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The USA: Job Search and Social Security

Because of the country’s sheer possibilities, working in the USA may be an attractive option for you. Besides the dream of making it from rags to riches, there are many reasons for choosing the USA as your expat destination. The InterNations Guide tells you all you need to know, from working conditions to job-hunting.
Finding work in the US can be difficult without a valid visa.

Breaking into the US Job Market

Getting a job in the US can be extremely difficult for people who don’t already have a visa and work permit, as the costs involved for prospective employers in submitting visa applications for international workers are considerable. Further, it is illegal to come to the US on a tourist visa in order to look for work.

People abroad who are looking for a job in the USA should check the online job market of the biggest US newspapers: the New York Times, the Los Angeles TimesUSA Today, Financial Times (executive jobs), and the Washington Post. Online job portals and job search tools are plentiful and present a valuable resource to expats and US citizens alike.

Taking the Initiative: Unsolicited Applications

Keep in mind, however, that many jobs in the USA are not openly advertised. As such, unsolicited applications play much bigger roles in the US job market than in, for example, many European countries. When it comes to writing unsolicited applications for jobs in a foreign country, it is naturally important to know where to look and what to look for.

As a first step, it might be worth checking the Occupational Outlook Handbook provided by the Bureau of Labor Statistics. This should give you a good overview of different occupations and the US labor market in general. Your country’s US chamber of commerce should be able to provide a list of companies from your country with branches in the US. Alternatively, check Guidestar for details on non-profit organizations.

For further tips on how to structure your CV, write your cover letter, and prepare for your interview, please read our article: Applying for Jobs in the US.

How to Get Your Social Security Number

Everyone working in the USA needs a social security card, which shows their individual social security number. Immigrants can request one when they apply for their visa. The Social Security Administration recommends that nonimmigrants wait ten days after their arrival in the US before filing their online application.

You can find more details on getting a Social Security Number for Noncitizens on the US Social Security Agency’s website. Social security in the US consists of retirement, survivors, and disability benefits. It is financed through the Social Security Trust Fund. In case of employment, the employer and the employee are both responsible for one half of the social security tax and each pay a tax rate of 6.2%. Self-employed persons are responsible for the entire amount of the social security tax (12.4%).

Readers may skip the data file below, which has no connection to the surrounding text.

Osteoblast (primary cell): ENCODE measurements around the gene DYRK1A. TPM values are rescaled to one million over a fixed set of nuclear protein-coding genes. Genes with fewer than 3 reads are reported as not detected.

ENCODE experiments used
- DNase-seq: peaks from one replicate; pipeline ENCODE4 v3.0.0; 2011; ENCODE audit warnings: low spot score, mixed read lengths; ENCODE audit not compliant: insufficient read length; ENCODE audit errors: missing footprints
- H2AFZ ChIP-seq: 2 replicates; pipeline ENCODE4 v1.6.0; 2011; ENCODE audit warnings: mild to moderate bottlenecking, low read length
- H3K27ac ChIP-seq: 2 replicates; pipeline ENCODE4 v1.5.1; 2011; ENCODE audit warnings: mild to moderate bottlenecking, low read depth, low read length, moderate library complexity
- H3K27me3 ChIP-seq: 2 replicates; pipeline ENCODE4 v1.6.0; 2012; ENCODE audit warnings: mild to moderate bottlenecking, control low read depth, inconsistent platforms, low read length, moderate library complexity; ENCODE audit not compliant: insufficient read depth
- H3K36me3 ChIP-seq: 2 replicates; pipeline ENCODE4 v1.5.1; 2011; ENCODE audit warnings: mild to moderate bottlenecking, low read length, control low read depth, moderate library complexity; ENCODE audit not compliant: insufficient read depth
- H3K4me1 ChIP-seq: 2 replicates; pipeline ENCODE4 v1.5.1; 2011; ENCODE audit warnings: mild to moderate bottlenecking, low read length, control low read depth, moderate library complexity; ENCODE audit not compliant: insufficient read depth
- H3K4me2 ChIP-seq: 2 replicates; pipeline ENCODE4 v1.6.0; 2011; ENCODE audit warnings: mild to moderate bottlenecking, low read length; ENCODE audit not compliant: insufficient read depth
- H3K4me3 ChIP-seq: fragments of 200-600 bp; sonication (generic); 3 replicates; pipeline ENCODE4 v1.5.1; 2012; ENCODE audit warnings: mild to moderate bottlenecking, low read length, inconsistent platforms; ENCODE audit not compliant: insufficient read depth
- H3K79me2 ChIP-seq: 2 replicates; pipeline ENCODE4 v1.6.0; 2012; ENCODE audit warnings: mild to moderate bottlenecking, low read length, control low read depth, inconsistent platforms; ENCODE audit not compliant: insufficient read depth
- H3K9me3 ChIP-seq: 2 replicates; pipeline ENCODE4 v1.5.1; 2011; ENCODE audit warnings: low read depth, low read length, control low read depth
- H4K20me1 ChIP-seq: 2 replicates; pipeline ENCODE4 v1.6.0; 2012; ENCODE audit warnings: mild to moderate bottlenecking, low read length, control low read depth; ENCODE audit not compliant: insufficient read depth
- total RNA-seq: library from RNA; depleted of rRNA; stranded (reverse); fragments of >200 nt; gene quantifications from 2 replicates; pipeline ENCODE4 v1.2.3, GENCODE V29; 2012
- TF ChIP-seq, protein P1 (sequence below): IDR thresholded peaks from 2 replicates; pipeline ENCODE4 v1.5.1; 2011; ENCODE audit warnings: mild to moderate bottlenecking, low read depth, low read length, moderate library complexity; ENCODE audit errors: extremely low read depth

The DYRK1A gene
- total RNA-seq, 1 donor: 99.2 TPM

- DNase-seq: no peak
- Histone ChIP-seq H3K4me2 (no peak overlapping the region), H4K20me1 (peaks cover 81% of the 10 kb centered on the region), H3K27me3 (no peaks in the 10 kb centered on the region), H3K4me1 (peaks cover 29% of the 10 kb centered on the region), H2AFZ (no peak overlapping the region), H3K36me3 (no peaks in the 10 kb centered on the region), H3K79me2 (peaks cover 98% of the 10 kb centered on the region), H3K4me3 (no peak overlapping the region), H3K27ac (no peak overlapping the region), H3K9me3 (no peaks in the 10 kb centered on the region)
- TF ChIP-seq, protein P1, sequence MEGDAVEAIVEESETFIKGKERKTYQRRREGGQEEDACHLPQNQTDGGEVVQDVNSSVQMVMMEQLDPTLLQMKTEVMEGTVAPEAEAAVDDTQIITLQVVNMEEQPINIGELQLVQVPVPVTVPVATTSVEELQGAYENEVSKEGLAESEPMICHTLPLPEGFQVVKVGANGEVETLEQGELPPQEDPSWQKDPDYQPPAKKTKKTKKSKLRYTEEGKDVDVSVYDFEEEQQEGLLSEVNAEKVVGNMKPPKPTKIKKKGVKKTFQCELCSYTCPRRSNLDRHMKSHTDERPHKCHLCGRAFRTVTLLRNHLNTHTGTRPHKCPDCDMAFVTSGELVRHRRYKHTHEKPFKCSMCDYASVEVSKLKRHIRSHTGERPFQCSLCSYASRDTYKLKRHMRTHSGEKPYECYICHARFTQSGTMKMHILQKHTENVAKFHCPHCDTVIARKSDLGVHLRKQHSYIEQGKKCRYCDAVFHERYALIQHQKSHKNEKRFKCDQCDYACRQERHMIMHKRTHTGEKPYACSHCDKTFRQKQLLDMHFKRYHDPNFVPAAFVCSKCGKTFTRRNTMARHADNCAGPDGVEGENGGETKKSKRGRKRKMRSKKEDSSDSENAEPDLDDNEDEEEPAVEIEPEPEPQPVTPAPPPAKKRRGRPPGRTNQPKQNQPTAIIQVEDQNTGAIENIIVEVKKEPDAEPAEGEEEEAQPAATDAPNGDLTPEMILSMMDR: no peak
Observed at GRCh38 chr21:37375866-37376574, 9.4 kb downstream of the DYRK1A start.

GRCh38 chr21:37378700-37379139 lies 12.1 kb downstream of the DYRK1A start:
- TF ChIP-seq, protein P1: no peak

Pensions: Don’t Forget to Make a Retirement Plan

The retirement age in the United States  is67, starting with people born in 1960. Eligibility for public pension depends on the duration of social security contributions and the amount of money contributed.

Usually, however, retirement benefits are not sufficient to keep up your previous standard of living. Therefore, most people either make individual retirement arrangements (some of which are eligible for support from the government) or pay into a company pension fund provided by their employer.

These funds are regulated by the Employee Retirement Income Security Act (ERISA).

Don’t Pay Twice! Social Security Agreements

The US maintains international social security agreements with 25 countries, with the last agreement entered into with Slovakia in 2014. The Social Security Administration has a full list of US social security agreements.

These agreements usually regulate the handling of pension contributions between the countries in question, and can differ from country to country.

Such an agreement might, for example, state that expats can be exempted from US pension contributions if they continue paying national insurance in their home country. See the above link for a detailed explanation of each agreement.

Our article on US Social Security has more important information on keeping track of your social security contributions in the US, bilateral social security agreements, and private pension plans.


We do our best to keep this article up to date. However, we cannot guarantee that the information provided is always current or complete. 


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